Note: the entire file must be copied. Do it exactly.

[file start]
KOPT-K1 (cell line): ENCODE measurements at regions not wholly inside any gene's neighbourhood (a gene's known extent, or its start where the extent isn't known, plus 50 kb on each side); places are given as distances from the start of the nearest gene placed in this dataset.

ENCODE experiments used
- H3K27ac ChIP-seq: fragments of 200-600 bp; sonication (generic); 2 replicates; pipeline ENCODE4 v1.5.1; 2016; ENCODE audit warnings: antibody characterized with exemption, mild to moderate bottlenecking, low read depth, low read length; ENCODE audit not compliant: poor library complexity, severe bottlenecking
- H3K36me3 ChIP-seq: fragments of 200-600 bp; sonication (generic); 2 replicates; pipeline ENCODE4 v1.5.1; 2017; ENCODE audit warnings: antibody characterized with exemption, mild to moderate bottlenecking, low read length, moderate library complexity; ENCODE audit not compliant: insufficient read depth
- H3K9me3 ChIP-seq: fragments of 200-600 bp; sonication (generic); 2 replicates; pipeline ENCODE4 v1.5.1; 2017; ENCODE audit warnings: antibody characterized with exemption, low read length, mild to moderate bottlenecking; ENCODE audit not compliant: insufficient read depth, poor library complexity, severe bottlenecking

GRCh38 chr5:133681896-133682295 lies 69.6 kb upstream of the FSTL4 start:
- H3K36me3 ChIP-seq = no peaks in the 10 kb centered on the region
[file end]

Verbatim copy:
KOPT-K1 (cell line): ENCODE measurements at regions not wholly inside any gene's neighbourhood (a gene's known extent, or its start where the extent isn't known, plus 50 kb on each side); places are given as distances from the start of the nearest gene placed in this dataset.

ENCODE experiments used
- H3K27ac ChIP-seq: fragments of 200-600 bp; sonication (generic); 2 replicates; pipeline ENCODE4 v1.5.1; 2016; ENCODE audit warnings: antibody characterized with exemption, mild to moderate bottlenecking, low read depth, low read length; ENCODE audit not compliant: poor library complexity, severe bottlenecking
- H3K36me3 ChIP-seq: fragments of 200-600 bp; sonication (generic); 2 replicates; pipeline ENCODE4 v1.5.1; 2017; ENCODE audit warnings: antibody characterized with exemption, mild to moderate bottlenecking, low read length, moderate library complexity; ENCODE audit not compliant: insufficient read depth
- H3K9me3 ChIP-seq: fragments of 200-600 bp; sonication (generic); 2 replicates; pipeline ENCODE4 v1.5.1; 2017; ENCODE audit warnings: antibody characterized with exemption, low read length, mild to moderate bottlenecking; ENCODE audit not compliant: insufficient read depth, poor library complexity, severe bottlenecking

GRCh38 chr5:133681896-133682295 lies 69.6 kb upstream of the FSTL4 start:
- H3K36me3 ChIP-seq = no peaks in the 10 kb centered on the region